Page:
2017-01-01

    Ischemic heart diseases, especially the myocardial infarction, is a major hazard problem to human health. Despite substantial advances in control of risk factors and therapies with drugs and interventions including bypass surgery and stent placement, the ischemic heart diseases usually result in heart failure (HF), which could aggravate social burden and increase the mortality rate. The current therapeutic methods to treat HF stay at delaying the disease progression without repair and regeneration of the damaged myocardium. While heart transplantation is the only effective therapy for end-stage patients, limited supply of donor heart makes it impossible to meet the substantial demand from patients with HF. Stem cell-based transplantation is one of the most promising treatment for the damaged myocardial tissue. Key recent published literatures and ClinicalTrials.gov. Stem cell-based therapy is a promising strategy for the damaged myocardial tissue. Different kinds of stem cells have their advantages for treatment of Ischemic heart diseases. The efficacy and potency of cell therapies vary significantly from trial to trial; some clinical trials did not show benefit. Diverged effects of cell therapy could be affected by cell types, sources, delivery methods, dose and their mechanisms by which delivered cells exert their effects. Understanding the origin of the regenerated cardiomyocytes, exploring the therapeutic effects of stem cell-derived exosomes and using the cell reprogram technology to improve the efficacy of cell therapy for cardiovascular diseases. Recently, stem cell-derived exosomes emerge as a critical player in paracrine mechanism of stem cell-based therapy. It is promising to exploit exosomes-based cell-free therapy for ischemic heart diseases in the future. © The Author 2017. Published by Oxford University Press. All rights reserved. For permissions, please e-mail: journals.permissions@oup.com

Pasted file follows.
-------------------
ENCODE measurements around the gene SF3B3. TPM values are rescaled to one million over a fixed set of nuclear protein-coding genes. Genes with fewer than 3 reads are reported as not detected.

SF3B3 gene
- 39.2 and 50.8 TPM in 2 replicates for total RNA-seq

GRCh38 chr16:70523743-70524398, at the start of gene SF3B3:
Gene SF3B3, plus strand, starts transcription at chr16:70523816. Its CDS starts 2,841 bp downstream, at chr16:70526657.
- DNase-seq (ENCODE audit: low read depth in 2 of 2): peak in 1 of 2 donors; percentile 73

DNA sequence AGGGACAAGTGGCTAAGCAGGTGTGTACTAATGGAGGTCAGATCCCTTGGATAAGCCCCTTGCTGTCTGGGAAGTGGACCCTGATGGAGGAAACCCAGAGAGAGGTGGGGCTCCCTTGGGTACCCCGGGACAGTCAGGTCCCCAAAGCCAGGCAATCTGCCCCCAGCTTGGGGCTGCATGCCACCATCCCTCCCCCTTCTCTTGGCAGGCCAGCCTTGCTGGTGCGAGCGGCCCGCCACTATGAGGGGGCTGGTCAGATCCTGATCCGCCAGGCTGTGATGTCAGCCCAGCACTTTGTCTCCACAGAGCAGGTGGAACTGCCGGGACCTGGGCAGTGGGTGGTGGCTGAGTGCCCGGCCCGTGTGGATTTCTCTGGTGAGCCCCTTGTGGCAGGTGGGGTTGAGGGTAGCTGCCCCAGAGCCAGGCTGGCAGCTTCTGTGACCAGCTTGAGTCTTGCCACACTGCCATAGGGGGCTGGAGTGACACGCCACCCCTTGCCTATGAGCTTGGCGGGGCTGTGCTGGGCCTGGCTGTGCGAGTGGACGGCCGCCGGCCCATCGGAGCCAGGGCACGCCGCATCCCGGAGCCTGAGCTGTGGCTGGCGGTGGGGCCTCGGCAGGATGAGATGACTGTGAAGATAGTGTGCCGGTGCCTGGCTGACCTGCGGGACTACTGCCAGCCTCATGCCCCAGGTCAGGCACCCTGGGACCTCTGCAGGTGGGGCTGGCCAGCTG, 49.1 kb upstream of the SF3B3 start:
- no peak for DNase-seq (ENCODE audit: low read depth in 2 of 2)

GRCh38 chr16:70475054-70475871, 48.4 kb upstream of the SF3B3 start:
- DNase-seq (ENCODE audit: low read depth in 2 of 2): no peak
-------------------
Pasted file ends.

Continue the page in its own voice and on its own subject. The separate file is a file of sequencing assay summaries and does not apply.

7. Knowledge acquisition in patients with heart disease

    OpenAIRE

    Rydell Karlsson, Monica

    2007-01-01

    The general aim was to evaluate different aspects of the knowledge acquisition process in patients with heart disease. Three different education programs were evaluated. In Paper I 208 patients with systolic heart failure (HF) aged >60 years, were included. They were randomized to the nurse-based outpatient clinic or to the patients´ general practitioners (GP). The aim was to assess effects of a nurse-based management program intended to increase the knowledge of the H...

  8. Trends in stroke incidence. The Copenhagen City Heart Study

    DEFF Research Database (Denmark)

    Truelsen, T; Prescott, E; Grønbaek, M

    1997-01-01